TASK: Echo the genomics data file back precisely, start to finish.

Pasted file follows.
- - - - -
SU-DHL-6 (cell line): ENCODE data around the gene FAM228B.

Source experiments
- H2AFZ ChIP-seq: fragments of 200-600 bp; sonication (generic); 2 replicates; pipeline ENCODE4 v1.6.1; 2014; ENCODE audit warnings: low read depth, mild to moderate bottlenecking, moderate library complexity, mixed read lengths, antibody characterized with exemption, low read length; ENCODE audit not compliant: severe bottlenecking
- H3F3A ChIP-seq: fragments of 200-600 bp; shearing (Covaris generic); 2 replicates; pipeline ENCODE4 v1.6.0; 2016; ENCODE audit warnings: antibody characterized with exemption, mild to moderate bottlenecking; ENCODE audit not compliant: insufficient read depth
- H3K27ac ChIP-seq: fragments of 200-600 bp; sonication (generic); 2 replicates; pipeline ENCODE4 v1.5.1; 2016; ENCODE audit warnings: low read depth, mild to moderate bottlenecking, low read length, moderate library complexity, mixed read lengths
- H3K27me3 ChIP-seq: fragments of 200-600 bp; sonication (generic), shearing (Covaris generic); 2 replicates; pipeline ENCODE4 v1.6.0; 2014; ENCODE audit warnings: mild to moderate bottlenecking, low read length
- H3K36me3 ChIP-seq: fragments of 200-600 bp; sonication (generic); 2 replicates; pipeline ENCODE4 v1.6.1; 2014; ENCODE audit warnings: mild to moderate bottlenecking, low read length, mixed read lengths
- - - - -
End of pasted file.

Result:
SU-DHL-6 (cell line): ENCODE data around the gene FAM228B.

Source experiments
- H2AFZ ChIP-seq: fragments of 200-600 bp; sonication (generic); 2 replicates; pipeline ENCODE4 v1.6.1; 2014; ENCODE audit warnings: low read depth, mild to moderate bottlenecking, moderate library complexity, mixed read lengths, antibody characterized with exemption, low read length; ENCODE audit not compliant: severe bottlenecking
- H3F3A ChIP-seq: fragments of 200-600 bp; shearing (Covaris generic); 2 replicates; pipeline ENCODE4 v1.6.0; 2016; ENCODE audit warnings: antibody characterized with exemption, mild to moderate bottlenecking; ENCODE audit not compliant: insufficient read depth
- H3K27ac ChIP-seq: fragments of 200-600 bp; sonication (generic); 2 replicates; pipeline ENCODE4 v1.5.1; 2016; ENCODE audit warnings: low read depth, mild to moderate bottlenecking, low read length, moderate library complexity, mixed read lengths
- H3K27me3 ChIP-seq: fragments of 200-600 bp; sonication (generic), shearing (Covaris generic); 2 replicates; pipeline ENCODE4 v1.6.0; 2014; ENCODE audit warnings: mild to moderate bottlenecking, low read length
- H3K36me3 ChIP-seq: fragments of 200-600 bp; sonication (generic); 2 replicates; pipeline ENCODE4 v1.6.1; 2014; ENCODE audit warnings: mild to moderate bottlenecking, low read length, mixed read lengths